For identification of the true pernambuco from the other variants see:
http://www.arcosbrasil.com/PernambuccoWood/pernambuccowood4.html

Great article:
http://www.smithsonianmag.si.edu/smithsonian/issues04/apr04/pdf/violin.pdf

From Angelo Eftimeo
Posted on December 21, 2005 at 06:19 PM
while I'm not familiar with "plantation" pernambuco, there are some fairly unusual steps needed to grow "bow-quality" pernambuco. Since naturally growing pernambuco typically grows around other plants/trees/bushes/etc., pernambuco needs to be planted so that it needs to grow through these other vegetation so as to grow straight (upwards, toward the sun). if pernambuco is grown without this low level vegetation, it doesn't (typically) grow straight enough or dense enough to be of bow-making quality. It helps everyone (players, manufacturers, bow-makers, Violin shop owners) to keep a viable, legal, supply of pernambuco for generations to come. Groups like IPCI help significantly in raising people's awareness to the problems as well as in finding solutions.
From Ray Downs
Posted on March 13, 2007 at 05:53 PM
I was told that if you magnify the wood 4-5 times you can see the grain. The little windows is how you tell its the pernambuco. You can see that in the picture above.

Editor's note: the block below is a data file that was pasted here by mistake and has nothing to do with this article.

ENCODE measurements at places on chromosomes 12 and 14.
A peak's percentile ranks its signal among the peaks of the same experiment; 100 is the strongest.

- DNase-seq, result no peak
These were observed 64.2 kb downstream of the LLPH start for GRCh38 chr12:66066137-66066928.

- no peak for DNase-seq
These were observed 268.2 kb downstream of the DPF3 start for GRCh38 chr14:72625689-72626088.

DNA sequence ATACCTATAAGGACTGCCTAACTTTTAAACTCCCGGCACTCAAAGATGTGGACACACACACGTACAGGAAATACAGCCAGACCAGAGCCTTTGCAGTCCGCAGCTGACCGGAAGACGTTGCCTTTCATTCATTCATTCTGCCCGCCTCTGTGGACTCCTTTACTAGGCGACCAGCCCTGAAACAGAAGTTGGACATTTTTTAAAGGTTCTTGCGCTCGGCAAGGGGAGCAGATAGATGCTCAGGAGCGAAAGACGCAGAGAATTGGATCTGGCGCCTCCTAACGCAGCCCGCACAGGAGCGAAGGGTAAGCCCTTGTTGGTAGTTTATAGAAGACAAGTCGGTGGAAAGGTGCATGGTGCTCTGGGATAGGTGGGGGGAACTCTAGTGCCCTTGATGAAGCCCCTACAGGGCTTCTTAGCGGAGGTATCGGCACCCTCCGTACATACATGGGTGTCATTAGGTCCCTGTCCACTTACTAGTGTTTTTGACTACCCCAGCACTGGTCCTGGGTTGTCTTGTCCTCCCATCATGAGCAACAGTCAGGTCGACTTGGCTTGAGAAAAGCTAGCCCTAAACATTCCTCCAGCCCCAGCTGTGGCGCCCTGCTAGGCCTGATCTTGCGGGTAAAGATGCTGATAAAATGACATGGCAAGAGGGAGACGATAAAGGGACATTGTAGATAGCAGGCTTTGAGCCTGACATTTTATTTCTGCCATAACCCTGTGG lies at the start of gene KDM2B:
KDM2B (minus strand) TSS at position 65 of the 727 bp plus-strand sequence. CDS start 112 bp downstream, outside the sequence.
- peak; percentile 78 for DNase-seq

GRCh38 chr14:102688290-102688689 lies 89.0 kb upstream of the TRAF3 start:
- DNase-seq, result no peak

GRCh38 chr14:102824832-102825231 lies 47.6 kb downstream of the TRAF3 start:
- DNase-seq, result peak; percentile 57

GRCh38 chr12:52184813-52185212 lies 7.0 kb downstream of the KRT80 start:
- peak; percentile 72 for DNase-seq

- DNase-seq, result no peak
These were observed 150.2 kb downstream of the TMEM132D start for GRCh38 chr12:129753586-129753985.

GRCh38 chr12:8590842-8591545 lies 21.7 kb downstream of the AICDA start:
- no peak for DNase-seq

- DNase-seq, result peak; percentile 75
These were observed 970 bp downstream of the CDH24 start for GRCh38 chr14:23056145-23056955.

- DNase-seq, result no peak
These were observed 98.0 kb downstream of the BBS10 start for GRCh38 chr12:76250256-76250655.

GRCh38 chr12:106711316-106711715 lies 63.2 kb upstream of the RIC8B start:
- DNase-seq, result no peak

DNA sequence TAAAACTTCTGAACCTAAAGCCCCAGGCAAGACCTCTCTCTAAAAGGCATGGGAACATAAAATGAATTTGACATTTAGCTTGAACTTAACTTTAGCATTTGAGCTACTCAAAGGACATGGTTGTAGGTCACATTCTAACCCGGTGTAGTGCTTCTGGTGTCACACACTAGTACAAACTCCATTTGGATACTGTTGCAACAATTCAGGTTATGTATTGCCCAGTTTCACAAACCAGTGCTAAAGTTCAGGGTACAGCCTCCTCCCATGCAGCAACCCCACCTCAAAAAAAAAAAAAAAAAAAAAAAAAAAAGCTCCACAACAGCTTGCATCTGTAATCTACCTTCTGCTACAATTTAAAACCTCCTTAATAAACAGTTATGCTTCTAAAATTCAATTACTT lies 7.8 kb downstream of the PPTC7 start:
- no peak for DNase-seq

From Allan Speers
Posted on March 14, 2007 at 01:27 AM
Be careful what you read / believe. Best to read MANY sources of info on this confusing subject, then decide for yourself.

Case in point: The info on the link Eric provided is incorrect. Wood near the center of a tree (early wood) is typically LESS dense than late wood. That's because a tree grows much faster when it's young.

BTW- fast-growth lumber, having typically less grains-per-inch, is actually heavier than slow-growth. -Tight grain is a good indicator of fine bow wood since it's strenght-to-weight ratio is better.

There are MANY species of Pernambuco, and the type typically used by the old masters is no longer sold at all. There are also confusing designations like "Brazilwood" and "brasilwood" -most definitely NOT the same thing. Someone above mentioned that Brazilwood comes from the same tree as Pernambuco. According to what I've read, this is also incorrect. What comes vrom the same tree, and in fact is the same wood, is "brasilwood." - small "b" and no "z." "Brazilwood" is a non-technical, non-cientific term used by the industry, typically to denote you-know-what.

Also, as folks here have pointed out in past threads, Pernambuco (of any type) is not the only wood that was used by the masters to make fine bows.

The bottom line is simple. Does it feel & sound good? If you are buying online, without the option of trying it first, well, you get what you get. In such cases, it's best to at least go to a reputable dealer like Arcos Brasil.